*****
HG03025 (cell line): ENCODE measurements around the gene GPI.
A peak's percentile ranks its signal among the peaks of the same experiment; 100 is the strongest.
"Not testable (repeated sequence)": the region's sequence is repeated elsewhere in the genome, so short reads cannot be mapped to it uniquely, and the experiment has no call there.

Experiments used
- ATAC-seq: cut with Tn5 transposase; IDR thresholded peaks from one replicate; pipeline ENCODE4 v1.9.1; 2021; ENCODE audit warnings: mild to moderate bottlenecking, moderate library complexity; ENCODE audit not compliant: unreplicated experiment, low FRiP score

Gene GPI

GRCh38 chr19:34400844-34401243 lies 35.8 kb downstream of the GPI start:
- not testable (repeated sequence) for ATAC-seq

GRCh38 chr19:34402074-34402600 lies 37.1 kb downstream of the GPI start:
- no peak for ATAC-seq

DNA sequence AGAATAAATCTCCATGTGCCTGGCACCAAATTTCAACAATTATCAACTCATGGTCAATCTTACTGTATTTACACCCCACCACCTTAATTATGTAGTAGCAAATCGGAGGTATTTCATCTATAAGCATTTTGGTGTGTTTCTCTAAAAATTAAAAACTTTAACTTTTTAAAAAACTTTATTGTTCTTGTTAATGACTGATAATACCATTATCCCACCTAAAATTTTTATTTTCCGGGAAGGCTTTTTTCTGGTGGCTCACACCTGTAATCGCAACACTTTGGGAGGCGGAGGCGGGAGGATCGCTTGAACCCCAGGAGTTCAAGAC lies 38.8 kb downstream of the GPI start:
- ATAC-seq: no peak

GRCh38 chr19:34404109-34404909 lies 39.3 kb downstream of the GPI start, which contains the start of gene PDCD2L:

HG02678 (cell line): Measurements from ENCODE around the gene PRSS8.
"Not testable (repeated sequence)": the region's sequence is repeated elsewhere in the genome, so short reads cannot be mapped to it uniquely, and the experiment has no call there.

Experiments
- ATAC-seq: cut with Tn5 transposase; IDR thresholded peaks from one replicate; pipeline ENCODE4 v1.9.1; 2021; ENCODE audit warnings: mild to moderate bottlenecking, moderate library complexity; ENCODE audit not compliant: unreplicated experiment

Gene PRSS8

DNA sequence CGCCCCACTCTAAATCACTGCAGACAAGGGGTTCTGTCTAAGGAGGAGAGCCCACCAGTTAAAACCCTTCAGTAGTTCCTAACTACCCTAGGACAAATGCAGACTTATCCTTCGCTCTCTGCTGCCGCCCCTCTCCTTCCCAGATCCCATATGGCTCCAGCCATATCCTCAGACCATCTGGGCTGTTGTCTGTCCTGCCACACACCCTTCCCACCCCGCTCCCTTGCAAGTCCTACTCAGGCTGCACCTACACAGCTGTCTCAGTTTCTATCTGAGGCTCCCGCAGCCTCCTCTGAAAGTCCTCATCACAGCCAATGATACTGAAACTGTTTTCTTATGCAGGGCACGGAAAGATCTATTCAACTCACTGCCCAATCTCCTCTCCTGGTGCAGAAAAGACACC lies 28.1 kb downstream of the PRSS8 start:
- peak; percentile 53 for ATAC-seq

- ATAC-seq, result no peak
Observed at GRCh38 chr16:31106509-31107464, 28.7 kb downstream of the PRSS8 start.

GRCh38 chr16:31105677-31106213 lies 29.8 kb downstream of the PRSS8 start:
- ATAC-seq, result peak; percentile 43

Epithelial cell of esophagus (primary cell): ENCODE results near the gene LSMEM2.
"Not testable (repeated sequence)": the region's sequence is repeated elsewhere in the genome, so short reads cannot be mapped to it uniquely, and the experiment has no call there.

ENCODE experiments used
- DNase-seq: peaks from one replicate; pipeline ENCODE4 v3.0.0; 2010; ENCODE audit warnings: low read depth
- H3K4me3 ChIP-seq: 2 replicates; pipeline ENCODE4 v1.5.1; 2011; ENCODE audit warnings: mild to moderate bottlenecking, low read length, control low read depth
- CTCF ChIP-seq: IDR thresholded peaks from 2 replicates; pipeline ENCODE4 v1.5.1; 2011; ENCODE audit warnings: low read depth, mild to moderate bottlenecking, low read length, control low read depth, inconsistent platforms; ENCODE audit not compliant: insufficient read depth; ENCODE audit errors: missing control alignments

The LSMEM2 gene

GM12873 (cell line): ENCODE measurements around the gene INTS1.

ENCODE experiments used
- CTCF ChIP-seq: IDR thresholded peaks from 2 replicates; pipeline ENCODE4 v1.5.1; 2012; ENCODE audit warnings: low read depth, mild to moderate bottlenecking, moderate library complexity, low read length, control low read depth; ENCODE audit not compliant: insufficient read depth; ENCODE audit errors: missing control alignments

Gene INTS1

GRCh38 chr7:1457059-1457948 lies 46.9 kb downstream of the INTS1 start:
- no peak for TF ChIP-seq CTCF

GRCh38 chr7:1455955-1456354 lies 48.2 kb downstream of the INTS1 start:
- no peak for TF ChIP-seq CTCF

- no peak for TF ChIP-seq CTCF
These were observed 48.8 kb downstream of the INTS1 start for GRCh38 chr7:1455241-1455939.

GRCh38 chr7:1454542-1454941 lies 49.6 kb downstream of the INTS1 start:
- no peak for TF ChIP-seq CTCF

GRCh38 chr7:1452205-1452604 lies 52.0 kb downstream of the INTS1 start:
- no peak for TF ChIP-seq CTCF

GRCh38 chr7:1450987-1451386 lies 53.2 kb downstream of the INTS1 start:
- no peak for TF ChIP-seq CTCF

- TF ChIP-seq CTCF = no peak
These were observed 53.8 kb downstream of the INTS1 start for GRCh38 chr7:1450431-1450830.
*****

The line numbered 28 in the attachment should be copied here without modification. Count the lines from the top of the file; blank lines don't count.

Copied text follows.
- DNase-seq: peaks from one replicate; pipeline ENCODE4 v3.0.0; 2010; ENCODE audit warnings: low read depth